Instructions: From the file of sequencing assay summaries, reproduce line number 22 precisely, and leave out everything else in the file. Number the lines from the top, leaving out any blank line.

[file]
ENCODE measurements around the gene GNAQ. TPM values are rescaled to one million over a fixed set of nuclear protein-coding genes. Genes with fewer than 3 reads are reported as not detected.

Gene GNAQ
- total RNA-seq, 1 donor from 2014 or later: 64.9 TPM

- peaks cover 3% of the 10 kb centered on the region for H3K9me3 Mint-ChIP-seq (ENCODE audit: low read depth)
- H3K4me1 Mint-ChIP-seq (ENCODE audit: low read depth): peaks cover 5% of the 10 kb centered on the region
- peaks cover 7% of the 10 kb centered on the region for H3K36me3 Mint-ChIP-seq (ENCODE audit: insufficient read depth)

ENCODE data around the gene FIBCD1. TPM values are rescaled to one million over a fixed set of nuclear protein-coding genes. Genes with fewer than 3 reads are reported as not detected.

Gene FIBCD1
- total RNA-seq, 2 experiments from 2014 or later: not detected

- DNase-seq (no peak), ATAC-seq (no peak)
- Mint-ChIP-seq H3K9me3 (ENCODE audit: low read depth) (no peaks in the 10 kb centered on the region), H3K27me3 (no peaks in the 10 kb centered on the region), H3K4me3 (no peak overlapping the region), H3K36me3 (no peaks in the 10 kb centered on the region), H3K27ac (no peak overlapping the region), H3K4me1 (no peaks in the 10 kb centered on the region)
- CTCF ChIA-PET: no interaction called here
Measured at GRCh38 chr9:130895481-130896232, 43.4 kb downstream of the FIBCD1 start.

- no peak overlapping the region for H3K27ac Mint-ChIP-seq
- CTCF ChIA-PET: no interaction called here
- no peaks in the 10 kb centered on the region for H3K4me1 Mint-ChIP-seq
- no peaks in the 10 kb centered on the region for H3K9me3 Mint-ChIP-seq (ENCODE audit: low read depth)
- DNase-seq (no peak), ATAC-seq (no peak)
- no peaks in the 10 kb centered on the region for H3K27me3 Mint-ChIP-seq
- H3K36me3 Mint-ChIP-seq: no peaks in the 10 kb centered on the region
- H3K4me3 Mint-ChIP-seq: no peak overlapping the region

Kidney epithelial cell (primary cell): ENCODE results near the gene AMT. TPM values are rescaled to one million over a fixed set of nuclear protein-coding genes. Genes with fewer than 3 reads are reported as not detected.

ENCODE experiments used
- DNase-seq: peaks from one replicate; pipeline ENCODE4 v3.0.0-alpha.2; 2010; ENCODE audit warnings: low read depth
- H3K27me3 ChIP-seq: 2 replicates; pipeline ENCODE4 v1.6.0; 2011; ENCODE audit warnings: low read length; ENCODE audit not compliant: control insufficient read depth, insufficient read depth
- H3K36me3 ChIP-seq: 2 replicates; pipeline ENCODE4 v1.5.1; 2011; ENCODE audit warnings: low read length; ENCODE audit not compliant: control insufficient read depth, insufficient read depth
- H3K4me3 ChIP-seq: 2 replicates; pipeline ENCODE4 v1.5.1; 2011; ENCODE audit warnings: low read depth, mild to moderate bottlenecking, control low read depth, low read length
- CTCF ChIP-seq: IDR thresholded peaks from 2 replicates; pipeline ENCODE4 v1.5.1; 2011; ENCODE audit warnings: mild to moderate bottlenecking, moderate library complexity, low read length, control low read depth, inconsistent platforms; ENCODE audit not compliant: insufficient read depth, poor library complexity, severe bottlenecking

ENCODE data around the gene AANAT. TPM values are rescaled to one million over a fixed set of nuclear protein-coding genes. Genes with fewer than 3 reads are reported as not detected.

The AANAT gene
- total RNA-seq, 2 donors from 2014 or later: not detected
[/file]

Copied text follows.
Kidney epithelial cell (primary cell): ENCODE results near the gene AMT. TPM values are rescaled to one million over a fixed set of nuclear protein-coding genes. Genes with fewer than 3 reads are reported as not detected.